a, Example images of a freely moving rat with painted surface labels, also showing the fitted and re-projected skeleton model (green). Scaled skeleton shown at right for comparison with b. b, as for a, but showing images from a freely moving mouse. Scaled skeleton on right for comparison with a. c, Time series of the reconstructed right hind limb during the sequence shown in a. d, Schematic image of a rat skeleton showing anatomical landmarks. e, Schematic image of a hind limb with modeled bones (black lines) and joints (black dots) as well as enforced joint angle limits for flexion and extension (red dashed lines). f, MRI scans (maximum projection) of two rats of different weights (top, middle), a mouse (bottom) and an enlargement of the right elbow joint from a rat (bottom left, mean projection, area denoted by dashed box) with manually labeled bone (white lines) and joint (white dots) positions. Note visible MRI surface marker (asterisk). g, 3D representation of a rat’s MRI scan showing the animal’s surface (gray) and the aligned skeleton model (black lines) and joint angle limits for flexion or extension (red lines), abduction or adduction (green lines) and internal or external rotation (blue lines). h, Learned bone lengths compared to MRI bone lengths (n = 6 rats and 2 mice). Colors represent mouse data (magenta) and small (blue, 71 g and 72 g), medium (cyan, 174 g and 178 g) and large (green, 699 g and 735 g) rat data.

Building and constraining the skeleton model

At the core of this approach was a generalized skeleton, based on both rat40 and mouse bone anatomy41,42 (Fig. 1d), modeled as a mathematical graph with vertices representing individual joints and edges representing bones (Fig. 1e, Supplementary Fig. 1a and Supplementary Text). For example, we used a single edge to represent the animal’s head, we approximated the spinal column using four edges based on cervical, thoracic and lumbar sections of the column with the sacrum as the fourth edge40,41,42 and we approximated the tail using five edges (Fig. 1d and Supplementary Fig. 1).

To constrain the skeleton model we applied angle limits for each joint based on measured rotations43 (Fig. 1e) as well as anatomical constraints based on measured relationships between bone lengths and animal weight for rats44, and on measured adult bone lengths for mice42. Finally, as vertebrates are symmetrical around the mid-sagittal plane we applied an additional anatomical constraint to ensure symmetry for bone lengths and surface-marker locations (Supplementary Fig. 1). Together, this approach enabled fitting of a skeleton model for each animal. To generate probabilistic estimates of 3D joint positions and provide temporal constraints, we implemented a temporal unscented Rauch–Tung–Striebel (RTS) smoother45,46, an extension of the Kalman filter47, which is suitable for nonlinear dynamic models and also incorporates information from future marker locations (Supplementary Text). Parameters of the smoother were learned via the EM algorithm48, by iteratively fitting poses of the entire behavioral sequence.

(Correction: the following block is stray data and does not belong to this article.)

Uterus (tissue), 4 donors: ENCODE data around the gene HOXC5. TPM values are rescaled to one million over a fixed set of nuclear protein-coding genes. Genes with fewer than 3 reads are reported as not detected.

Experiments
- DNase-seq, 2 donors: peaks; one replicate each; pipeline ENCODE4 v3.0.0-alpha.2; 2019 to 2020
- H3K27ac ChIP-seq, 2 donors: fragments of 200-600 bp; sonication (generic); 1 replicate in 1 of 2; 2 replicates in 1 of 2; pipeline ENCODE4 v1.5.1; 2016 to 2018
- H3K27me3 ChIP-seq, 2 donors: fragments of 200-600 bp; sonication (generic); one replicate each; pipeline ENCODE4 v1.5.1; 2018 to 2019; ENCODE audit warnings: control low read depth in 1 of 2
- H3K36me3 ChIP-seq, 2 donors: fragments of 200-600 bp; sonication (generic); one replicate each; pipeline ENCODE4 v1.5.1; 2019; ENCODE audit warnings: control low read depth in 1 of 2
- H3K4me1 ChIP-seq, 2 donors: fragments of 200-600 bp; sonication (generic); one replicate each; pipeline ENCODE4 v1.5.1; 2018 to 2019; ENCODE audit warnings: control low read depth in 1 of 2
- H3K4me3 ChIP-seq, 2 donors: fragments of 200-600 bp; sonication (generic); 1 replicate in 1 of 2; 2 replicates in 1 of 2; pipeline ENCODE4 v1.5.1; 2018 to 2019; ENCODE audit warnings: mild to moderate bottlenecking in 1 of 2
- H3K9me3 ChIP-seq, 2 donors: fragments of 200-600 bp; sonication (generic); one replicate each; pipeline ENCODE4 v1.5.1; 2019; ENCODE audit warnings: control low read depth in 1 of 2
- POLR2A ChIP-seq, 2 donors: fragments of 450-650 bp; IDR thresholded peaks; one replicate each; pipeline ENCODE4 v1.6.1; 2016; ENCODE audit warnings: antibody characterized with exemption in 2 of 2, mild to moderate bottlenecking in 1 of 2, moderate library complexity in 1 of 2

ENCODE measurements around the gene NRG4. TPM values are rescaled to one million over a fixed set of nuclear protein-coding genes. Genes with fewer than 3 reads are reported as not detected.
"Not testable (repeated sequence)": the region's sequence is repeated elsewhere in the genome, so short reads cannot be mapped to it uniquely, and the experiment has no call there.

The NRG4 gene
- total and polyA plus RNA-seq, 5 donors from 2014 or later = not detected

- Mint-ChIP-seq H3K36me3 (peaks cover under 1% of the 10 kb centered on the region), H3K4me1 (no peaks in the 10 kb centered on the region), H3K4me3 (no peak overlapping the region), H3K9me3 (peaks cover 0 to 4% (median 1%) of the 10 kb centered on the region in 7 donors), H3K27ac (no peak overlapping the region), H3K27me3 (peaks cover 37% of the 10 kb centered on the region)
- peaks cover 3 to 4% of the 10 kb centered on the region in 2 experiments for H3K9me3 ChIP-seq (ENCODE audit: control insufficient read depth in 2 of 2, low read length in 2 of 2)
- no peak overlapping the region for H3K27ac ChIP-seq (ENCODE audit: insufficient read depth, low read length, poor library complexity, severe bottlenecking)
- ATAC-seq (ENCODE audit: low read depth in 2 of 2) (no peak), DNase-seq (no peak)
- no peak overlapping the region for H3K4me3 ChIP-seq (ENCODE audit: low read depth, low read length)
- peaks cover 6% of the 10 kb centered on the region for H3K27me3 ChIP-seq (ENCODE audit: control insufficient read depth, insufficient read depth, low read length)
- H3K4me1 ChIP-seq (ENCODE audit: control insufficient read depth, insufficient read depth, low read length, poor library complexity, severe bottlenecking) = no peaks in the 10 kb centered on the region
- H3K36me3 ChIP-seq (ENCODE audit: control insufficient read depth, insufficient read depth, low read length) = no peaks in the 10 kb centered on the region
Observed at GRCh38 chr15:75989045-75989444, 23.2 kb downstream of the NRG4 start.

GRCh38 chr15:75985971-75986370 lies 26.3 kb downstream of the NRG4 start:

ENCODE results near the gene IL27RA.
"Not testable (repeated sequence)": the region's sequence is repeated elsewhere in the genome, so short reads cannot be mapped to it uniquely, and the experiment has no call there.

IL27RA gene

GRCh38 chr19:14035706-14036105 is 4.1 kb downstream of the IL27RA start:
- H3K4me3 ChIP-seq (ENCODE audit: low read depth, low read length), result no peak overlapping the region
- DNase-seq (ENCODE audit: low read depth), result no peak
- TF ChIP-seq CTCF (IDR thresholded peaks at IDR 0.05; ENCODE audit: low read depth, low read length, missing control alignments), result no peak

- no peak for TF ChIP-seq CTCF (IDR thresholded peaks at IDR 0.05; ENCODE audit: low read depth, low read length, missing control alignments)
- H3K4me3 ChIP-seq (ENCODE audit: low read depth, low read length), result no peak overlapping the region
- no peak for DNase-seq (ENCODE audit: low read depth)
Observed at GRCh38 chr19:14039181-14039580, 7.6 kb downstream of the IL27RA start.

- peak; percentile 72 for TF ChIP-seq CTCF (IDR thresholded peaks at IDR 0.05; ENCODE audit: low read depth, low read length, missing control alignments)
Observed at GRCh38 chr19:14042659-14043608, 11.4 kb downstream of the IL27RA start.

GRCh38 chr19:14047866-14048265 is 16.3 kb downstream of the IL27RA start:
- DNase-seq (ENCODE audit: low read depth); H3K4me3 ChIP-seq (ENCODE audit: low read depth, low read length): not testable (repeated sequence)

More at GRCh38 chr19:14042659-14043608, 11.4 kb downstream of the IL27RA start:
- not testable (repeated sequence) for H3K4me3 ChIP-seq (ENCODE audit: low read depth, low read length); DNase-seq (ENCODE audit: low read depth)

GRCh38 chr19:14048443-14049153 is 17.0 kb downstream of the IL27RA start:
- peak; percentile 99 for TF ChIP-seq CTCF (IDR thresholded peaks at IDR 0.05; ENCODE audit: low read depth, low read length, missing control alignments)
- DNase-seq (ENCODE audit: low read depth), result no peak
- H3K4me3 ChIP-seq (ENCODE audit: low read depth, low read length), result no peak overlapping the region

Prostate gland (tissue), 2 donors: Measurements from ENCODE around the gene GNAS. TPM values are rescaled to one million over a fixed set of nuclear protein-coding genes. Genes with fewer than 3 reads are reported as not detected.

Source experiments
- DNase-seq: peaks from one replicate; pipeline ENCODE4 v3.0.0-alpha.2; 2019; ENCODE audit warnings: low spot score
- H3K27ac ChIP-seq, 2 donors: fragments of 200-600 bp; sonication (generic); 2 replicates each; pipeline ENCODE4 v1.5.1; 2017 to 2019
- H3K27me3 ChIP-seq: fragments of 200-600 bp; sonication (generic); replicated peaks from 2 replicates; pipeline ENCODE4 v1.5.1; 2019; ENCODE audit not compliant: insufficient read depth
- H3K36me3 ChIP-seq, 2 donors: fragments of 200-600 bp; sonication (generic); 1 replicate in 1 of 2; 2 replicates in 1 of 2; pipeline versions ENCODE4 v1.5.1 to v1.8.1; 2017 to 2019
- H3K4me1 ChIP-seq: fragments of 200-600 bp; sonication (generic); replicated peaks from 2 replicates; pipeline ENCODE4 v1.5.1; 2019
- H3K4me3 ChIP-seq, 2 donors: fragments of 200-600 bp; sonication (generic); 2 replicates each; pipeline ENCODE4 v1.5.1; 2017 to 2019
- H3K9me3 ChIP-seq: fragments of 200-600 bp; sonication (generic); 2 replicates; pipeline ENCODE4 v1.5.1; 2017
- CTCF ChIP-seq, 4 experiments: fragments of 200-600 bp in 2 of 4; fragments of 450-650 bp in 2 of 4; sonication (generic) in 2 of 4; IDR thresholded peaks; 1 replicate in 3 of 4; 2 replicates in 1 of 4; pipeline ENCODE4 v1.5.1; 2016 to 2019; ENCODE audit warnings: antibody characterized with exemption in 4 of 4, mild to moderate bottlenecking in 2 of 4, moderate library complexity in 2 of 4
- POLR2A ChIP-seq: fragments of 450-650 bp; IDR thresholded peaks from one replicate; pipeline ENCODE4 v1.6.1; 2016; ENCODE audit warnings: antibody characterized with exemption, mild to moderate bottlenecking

Learning the skeleton for individual animals

To relate the animal’s surface to the underlying skeleton we used a grid of rationally placed surface markers on each animal, which were either distinct anatomical landmarks such as the snout or were painted on the animal’s fur (Fig. 1a (14 landmarks and 29 spots in total per animal) and Supplementary Fig. 1). In the model each marker was rigidly connected to at least a single joint, but one joint could be associated with multiple markers, making the fitting of the model skeleton more robust to variation in the number of visible markers and surface-marker position relative to the joint during animal movement. We then imaged each marked animal using overhead cameras as it freely behaved, and we manually annotated the visible surface markers from each camera from a fraction of all recorded images to tailor the generalized skeleton model to the individual animal (Supplementary Fig. 2). For this, we utilized a gradient descent approach, minimizing the 2D distance between manual labels and projected 3D positions into each camera. We simultaneously optimized all per-frame pose parameters (position and bone rotation) and the skeletal parameters (bone length and relative position of markers to joints), which remain constant over time and define the final individual skeleton for the subsequent pose estimation of the animal (Supplementary Video 1). To evaluate the accuracy of the skeleton model we generated high-resolution MRI scans for each rat and mouse (Fig. 1f; n = 6 rats, n = 2 mice) and aligned the skeleton model to measured positions of 3D surface markers (Fig. 1g). Inferred bone lengths were not significantly different from those measured in MRI scans (Fig. 1h; mouse and rat bone length error of 0.45 ± 0.35 and 0.36 cm (mean ± s.d. and median); n = 56 bone lengths; Spearman correlation coefficient of 0.81; two-tailed P value testing non-correlation of 2.86 × 10−14; range of measured bone lengths 0.56–4.76 cm). Together this demonstrated that the ACM generated by our algorithm was accurate when compared to the animal’s actual skeleton across the range of animal sizes and species.